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In London's colourful but seedy Soho Michael Morgan is working mending the road. he is unhappy, with little hope of finding happiness. Then he meets Julia Gozzi, and "The Miracle" happens ... Written by
Steve Crook <email@example.com>
Emeric Pressburger's novel "The Miracle of St. Anthony's Lane" was written for Kurt Gerron to film in 1934. It had been optioned to make a film at least four times and each time the film was not made so the rights reverted to Pressburger. Pressburger said he could retire if he had a few more stories like that. It was finally filmed as Miracle in Soho in 1957. See more »
A charming tale of Soho in London, as it was in the fifties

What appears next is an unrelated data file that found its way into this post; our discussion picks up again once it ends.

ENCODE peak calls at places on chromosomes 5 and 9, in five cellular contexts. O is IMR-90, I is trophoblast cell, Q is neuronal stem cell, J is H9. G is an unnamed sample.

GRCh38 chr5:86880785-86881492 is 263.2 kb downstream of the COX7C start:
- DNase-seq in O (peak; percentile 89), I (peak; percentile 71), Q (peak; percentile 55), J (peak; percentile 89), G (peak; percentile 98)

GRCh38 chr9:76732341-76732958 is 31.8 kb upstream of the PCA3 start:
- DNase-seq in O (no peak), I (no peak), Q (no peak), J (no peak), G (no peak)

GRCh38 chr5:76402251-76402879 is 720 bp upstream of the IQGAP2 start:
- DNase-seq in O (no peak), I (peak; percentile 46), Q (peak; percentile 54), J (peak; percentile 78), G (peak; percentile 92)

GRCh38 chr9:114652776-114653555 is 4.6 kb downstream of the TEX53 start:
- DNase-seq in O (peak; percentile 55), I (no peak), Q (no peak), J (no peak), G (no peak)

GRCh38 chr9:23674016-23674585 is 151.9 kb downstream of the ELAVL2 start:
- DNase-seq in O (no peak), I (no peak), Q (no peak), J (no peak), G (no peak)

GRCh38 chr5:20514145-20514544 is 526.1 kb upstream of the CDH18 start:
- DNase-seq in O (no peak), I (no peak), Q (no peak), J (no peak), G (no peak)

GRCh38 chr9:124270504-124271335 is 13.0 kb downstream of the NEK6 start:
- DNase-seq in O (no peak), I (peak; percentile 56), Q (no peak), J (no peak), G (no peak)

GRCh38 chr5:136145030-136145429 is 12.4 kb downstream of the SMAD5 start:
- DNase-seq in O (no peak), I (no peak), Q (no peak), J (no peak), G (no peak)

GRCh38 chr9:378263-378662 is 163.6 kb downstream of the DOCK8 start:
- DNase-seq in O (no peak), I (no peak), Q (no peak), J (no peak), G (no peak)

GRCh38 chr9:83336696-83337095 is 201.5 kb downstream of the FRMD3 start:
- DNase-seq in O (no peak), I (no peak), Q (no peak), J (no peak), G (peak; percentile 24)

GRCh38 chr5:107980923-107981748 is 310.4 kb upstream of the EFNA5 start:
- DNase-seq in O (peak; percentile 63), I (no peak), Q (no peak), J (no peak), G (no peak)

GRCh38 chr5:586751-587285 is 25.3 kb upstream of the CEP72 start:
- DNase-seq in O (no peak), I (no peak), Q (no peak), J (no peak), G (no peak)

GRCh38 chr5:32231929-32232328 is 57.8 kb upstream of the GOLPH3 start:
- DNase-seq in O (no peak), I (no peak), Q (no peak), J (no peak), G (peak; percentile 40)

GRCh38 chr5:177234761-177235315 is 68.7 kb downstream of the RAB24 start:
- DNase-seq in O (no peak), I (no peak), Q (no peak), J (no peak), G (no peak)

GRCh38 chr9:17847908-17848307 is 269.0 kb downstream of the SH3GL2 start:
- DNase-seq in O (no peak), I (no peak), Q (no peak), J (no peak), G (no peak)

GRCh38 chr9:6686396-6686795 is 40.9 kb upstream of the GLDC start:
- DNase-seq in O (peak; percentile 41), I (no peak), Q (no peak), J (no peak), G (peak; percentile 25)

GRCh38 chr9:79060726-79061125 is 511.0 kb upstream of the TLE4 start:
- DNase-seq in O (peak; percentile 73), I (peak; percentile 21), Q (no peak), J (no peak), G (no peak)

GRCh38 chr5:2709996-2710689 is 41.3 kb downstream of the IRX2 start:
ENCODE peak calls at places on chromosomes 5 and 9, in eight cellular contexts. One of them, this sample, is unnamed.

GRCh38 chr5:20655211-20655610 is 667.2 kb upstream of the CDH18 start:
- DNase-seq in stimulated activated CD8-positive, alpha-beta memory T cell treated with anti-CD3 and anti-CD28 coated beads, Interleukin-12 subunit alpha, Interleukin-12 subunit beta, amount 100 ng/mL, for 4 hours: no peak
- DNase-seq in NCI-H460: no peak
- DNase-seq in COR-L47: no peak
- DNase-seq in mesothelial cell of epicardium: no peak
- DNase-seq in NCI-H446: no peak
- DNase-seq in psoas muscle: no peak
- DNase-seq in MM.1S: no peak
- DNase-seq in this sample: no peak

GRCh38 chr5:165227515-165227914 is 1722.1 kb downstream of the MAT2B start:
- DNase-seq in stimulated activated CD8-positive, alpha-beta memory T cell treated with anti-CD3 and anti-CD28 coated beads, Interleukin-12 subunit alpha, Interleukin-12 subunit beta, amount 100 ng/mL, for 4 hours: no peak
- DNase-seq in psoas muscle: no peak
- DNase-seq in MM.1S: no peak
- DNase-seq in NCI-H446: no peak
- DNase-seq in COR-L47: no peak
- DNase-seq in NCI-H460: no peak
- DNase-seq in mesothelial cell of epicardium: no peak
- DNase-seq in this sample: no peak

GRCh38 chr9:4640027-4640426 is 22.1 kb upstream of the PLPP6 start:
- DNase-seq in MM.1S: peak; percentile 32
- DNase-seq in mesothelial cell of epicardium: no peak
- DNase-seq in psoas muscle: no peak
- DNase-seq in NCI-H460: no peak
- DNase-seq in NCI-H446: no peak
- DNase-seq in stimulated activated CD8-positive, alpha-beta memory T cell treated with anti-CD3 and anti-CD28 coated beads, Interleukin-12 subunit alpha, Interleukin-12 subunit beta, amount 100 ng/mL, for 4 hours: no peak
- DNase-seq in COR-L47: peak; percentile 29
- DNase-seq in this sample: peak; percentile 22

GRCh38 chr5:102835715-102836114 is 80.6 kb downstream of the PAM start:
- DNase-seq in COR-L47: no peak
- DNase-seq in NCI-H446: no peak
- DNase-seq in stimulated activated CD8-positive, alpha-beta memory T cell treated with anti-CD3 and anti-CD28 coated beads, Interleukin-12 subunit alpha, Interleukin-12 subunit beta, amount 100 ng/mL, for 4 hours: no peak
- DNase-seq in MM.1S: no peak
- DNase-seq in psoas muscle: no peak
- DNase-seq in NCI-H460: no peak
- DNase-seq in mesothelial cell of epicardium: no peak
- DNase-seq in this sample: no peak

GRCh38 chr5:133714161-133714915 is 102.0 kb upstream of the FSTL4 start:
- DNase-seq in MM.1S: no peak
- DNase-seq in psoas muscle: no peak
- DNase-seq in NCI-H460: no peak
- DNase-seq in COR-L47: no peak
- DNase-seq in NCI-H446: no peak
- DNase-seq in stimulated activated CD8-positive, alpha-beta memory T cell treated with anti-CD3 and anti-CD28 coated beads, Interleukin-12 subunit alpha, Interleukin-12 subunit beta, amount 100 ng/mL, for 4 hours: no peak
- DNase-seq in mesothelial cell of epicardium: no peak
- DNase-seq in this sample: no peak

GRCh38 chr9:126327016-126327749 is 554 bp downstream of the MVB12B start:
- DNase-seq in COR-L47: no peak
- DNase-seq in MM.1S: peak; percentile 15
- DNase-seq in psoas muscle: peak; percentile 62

This film was made in a studio, as it would have been impossible to shoot it in the real Soho due to the necessity to dig up a whole street, which is the basis for the story. But the greatest attention to authenticity has resulted in accurate shop fronts, signs, polyglot names (the baker is Czech, called Svoboda, which means 'freedom' for those unversed in Czech), products (such as pub ads for Mackeson stout and Cinzano apertitif, which were such firm favourites of that time), and period atmosphere which was then, of course, not 'period' but contemporary. This film records a time when people of all nations speaking many languages lived in Soho and could lift up their sash windows and shout at one another either in other windows or down in the street. In other words, it portrays the genuine street life which existed before television caused everyone to grow taproots which affixed their bottoms firmly to their chairs and sofas (or as the American say, couches). The lead female role is played by the glamorous young actress Belinda Lee, who made 33 films and then met a tragic end in a car crash in America when she was only 25 years old. This long-forgotten film has been rediscovered for DVD release. The film is based upon a novel by Emeric Pressburger, who also produced the film. The director was Julian Amyes, whose career was mostly spent directing for British television. The story is set in a fictional street called St. Anthony's Lane. One day, a team of road workers arrives to dig up the entire street, which will take weeks. One of the road diggers is a ladies' man played by John Gregson. He is very convincing and good for the part. Naturally he and Belinda Lee fall for each other, but not until after a great deal of hesitation and difficulty. At the beginning of the film, Gregson heartlessly dismisses a young girl who has chased him since his last job in another neighbourhood, professing her love for him. She is played by a young Billie Whitelaw, later to become so famous with British audiences, long after Gregson had been forgotten by them. Cyril Cusack plays the whimsical local postman who is also an officer in the Salvation Army. He goes round trying to calm everybody down and offers gentle advice on every conceivable subject. Can Gregson overcome his 'love 'em and leave 'em' attitudes and realize what a prize Belinda Lee is? Or will he break her heart too? Will she and her Italian immigrant family realize their dream of getting visas to emigrate on to Canada? Will Belinda go or stay? The film is a romantic tale and an affectionate portrait of a neighbourhood, and has much to offer concerning its genuine period insight into those now-vanished times.
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